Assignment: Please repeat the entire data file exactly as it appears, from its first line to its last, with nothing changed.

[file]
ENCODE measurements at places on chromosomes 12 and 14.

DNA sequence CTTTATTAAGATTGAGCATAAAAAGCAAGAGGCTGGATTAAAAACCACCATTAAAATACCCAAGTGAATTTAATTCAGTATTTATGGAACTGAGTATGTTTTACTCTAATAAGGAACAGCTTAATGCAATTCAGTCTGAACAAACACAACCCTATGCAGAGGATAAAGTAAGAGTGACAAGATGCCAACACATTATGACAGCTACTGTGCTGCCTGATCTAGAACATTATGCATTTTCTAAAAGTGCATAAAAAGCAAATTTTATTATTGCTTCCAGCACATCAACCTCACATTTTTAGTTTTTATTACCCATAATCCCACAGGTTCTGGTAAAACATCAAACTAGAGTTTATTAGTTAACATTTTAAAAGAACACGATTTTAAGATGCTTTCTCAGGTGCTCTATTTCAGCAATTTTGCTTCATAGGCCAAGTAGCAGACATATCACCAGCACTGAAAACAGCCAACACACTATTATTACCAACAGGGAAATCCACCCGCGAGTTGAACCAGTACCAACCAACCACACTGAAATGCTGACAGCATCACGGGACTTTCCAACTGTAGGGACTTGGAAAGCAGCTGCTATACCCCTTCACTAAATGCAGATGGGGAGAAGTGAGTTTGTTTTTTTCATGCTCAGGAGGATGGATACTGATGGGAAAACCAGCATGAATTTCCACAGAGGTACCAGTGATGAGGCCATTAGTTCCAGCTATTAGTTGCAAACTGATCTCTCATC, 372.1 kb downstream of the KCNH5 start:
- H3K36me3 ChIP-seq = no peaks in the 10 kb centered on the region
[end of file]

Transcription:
ENCODE measurements at places on chromosomes 12 and 14.

DNA sequence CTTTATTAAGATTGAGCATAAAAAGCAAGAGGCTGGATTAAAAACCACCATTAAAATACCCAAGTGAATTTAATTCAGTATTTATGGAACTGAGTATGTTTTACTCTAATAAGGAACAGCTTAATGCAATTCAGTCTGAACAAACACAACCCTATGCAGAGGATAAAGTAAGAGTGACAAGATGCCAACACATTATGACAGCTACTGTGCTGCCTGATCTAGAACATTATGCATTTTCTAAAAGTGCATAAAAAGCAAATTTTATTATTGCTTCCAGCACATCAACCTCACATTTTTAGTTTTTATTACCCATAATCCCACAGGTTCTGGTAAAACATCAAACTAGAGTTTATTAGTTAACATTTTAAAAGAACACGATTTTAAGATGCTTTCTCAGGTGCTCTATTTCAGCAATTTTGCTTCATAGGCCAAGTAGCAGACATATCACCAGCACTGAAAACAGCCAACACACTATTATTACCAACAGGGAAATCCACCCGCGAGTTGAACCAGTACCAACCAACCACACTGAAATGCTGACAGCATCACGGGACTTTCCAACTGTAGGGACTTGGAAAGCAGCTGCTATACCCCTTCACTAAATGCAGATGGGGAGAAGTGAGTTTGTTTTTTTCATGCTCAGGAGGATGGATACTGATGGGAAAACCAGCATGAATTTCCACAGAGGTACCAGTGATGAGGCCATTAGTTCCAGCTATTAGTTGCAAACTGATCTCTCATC, 372.1 kb downstream of the KCNH5 start:
- H3K36me3 ChIP-seq = no peaks in the 10 kb centered on the region